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The psychology of invasion

By Jeff Schubert - posted Monday, 3 March 2008

Australia's Foreign Minister, Stephen Smith, says that missile defence technology has evolved and that the Government was now giving "careful consideration" to participating in US missile shield arrangements.

Yes Stephen, technology does evolve, but psychology changes little! And, military technology is not as benign as Santa Claus.

While the US claims missile defence is nothing but a shield, many other countries will see it as little more than a device to protect the US while it swings its sword where it wants. And the experiences of General Caulaincourt, Reich Marshal Goering, and ex-general Colin Powell, suggest that they have a point.


In 1812, General Caulaincourt, who had been French Ambassador to Moscow and had experience of the Russian winter, had a five-hour conversation with Napoleon Bonaparte trying to persuade him not to invade Russia; many years later Hermann Goering had a conversation of similar length on the same issue with Hitler; and, according to Colin Powell, as Secretary of State he spent two and a half hours with the George W. Bush trying to persuade him not to invade Iraq: “I tried to avoid this war. I took him through the consequences of going into an Arab country and becoming the occupiers.”

Leaders and countries sometimes do very stupid things when they feel that they have enough power to get away with it. Russia, no more than any other country, cannot afford to assume that other countries will not abuse their power - and there are many ways of doing this other than an outright invasion.

In mid-2007 I was in a park in Pushkin on the outskirts of St Petersburg when a 10-year-old girl pointed out to me that “this is where the Germans were beaten” (in World War II). Several days later, in the evening, I hailed down a private car to take me to Pushkin. The driver, a lawyer looking for a little extra money by acting as a taxi for me, made the same point about the Germans.

Like most people in almost all countries, most Russians see things from their position and can find it difficult to see things from the other side. In a recent survey, more than 60 per cent of young Russians said they sympathise with Putin’s calling the collapse of the Soviet Union the 20th century’s “greatest geopolitical catastrophe”.

Another survey has found that just 10 per cent of young Russians think Russia should apologise for the Baltic occupation, and Estonia’s recent removal of a Red Army war memorial from its capital led to genuine anger in Russian.

Sometimes nationalism is no more than a political card - in recognition that the majority of people in almost any country (including Australia) are emotionally, and stupidly, vulnerable to this - but there can also be legitimate issues. This is where US foreign policy is so important.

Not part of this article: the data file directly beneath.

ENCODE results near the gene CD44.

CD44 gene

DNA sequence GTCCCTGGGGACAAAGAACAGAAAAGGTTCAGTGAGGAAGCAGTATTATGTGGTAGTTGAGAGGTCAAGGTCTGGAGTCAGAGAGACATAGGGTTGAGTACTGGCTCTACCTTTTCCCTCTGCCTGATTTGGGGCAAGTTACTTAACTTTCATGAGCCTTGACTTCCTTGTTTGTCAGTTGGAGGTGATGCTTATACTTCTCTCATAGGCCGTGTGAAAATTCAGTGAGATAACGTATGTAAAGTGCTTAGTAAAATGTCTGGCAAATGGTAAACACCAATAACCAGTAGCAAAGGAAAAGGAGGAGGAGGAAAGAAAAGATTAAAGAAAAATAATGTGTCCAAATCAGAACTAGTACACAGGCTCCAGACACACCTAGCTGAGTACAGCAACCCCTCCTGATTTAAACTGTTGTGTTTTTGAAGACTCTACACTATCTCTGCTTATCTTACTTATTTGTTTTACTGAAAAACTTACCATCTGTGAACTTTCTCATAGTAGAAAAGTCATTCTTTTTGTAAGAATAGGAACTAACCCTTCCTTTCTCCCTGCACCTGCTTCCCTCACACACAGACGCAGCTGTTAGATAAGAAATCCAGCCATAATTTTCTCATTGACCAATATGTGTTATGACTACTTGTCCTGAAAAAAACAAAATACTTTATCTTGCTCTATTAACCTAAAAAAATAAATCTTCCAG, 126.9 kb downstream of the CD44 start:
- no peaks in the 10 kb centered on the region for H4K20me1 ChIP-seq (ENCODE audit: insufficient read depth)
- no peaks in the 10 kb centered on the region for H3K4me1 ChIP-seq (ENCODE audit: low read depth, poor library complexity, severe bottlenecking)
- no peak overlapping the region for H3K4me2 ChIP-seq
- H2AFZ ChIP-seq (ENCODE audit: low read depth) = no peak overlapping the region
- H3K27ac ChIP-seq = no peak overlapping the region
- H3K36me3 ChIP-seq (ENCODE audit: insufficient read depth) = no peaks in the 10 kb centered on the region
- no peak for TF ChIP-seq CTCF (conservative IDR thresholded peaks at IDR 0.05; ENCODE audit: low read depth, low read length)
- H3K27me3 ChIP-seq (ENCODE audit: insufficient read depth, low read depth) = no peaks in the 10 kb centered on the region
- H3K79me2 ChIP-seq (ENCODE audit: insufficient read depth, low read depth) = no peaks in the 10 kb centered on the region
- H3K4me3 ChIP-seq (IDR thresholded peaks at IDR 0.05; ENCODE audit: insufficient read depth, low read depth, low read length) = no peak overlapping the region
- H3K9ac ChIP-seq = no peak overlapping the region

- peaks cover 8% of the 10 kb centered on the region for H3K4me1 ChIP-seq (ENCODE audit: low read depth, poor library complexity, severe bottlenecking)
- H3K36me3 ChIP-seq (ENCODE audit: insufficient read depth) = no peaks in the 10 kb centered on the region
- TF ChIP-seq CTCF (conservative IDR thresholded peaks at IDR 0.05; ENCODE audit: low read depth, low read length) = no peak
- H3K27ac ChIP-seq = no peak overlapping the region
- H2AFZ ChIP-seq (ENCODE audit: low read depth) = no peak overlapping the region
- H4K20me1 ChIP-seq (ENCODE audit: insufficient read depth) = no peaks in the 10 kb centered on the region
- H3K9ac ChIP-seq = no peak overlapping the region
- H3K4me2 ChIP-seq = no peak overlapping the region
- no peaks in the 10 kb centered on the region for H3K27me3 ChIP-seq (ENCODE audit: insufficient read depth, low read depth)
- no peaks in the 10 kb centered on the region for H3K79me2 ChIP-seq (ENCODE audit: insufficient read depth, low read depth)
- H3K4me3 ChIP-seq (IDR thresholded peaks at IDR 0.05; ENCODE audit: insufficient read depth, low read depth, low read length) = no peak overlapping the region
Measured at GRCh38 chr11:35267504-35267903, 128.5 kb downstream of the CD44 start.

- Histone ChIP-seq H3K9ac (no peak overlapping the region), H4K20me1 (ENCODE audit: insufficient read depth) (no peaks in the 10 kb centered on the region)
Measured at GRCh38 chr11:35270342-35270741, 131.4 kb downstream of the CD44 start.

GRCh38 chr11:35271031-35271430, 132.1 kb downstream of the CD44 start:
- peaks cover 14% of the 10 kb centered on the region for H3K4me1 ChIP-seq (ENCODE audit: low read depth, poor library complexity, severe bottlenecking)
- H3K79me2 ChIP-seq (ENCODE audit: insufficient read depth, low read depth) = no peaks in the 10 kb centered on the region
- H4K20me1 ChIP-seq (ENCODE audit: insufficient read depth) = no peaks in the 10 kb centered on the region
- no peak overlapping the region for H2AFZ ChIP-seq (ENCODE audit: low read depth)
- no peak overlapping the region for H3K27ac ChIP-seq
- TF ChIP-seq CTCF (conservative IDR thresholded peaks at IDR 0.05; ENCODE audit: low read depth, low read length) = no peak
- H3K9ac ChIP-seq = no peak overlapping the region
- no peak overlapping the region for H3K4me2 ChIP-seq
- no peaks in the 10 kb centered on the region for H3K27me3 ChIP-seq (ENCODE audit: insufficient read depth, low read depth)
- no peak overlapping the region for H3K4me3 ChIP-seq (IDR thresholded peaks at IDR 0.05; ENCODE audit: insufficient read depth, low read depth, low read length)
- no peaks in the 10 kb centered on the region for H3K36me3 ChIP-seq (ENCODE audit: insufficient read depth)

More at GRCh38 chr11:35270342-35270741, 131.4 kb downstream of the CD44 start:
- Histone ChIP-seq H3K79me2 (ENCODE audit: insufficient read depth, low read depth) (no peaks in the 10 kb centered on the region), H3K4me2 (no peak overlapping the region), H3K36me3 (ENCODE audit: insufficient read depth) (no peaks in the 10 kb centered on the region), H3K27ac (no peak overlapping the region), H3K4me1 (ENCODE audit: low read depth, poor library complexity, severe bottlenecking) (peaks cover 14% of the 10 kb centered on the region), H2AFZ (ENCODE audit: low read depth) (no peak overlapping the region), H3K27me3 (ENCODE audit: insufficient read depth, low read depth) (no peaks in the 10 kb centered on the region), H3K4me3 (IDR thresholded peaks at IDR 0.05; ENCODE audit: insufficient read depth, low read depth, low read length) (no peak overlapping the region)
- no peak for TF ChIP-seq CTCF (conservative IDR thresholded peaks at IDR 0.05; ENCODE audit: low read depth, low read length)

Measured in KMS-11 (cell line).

The inability of the present American - and Australian - leadership to understand the nuanced feelings of people in other countries is the greatest friend that anti-democrats and rampant xenophobic nationalists in those countries have.

In 1812, General Caulaincourt tried to get Napoleon to see the view from the other side when Napoleon complained that “Europe” could not see that Russia was the real enemy: “As a matter of fact, it is Your Majesty who is the cause of everyone’s anxiety and prevents them from seeing other dangers. The governments are afraid there is going to be a World State.”

Perhaps Putin has read Caulaincourt, or perhaps he is just reacting like the “Europe” that Napoleon was complaining about. At the Munich security conference in 2007, Putin said the US “has overstepped its borders in all spheres” and “has imposed itself on other states”. “This is a world of one master, one sovereign”, he said.

The US has for some time being acting in a way that provides considerable justification for Russian fears (the invasion of Iraq being the most notable example). And, like Napoleon’s “Europe”, Russia will react in some way.

First Deputy Prime Minister Ivanov has, for example, suggested that Russia will retaliate to the placing of missile defence facilities in Poland by putting missiles in Kaliningrad. Russian defence analyst Pavel Felgenhauer described Ivanov's comments about Kaliningrad as an "empty threat" on the basis that Russia had no missiles with the right range to be fired from Kaliningrad and hit the proposed interceptors in Poland.

Felgenhauer misses the point. Arms races, which Ivanov is suggesting in a limited sense, are drawn out and unpredictable affairs. The lead up to World War I was a long time in coming, but was nourished by mutual suspicion and an arms race. Sarajevo was only a spark. This is not to suggest another war, but Russia (and not Russia alone) will react to US moves and that its reaction, supported by public opinion, will be to stymie US power in any way it can.

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The following presentation, to the Australian Institute of International Affairs (Sydney Branch), was made by the author at the beginning of Putin's time in power. National Missile Defence.

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About the Author

Jeff Schubert is an economist, business consultant and writer. He is author of Dictatorial CEOs and their Lieutenants: Inside the Executive Suites of Napoleon, Stalin, Ataturk, Mussolini, Hitler and Mao. He is a regular commentator on Russian affairs and now lives in Moscow. Jeff is also the creator of The Little Pink Ant. His websites are: and The also blogs about Russia at

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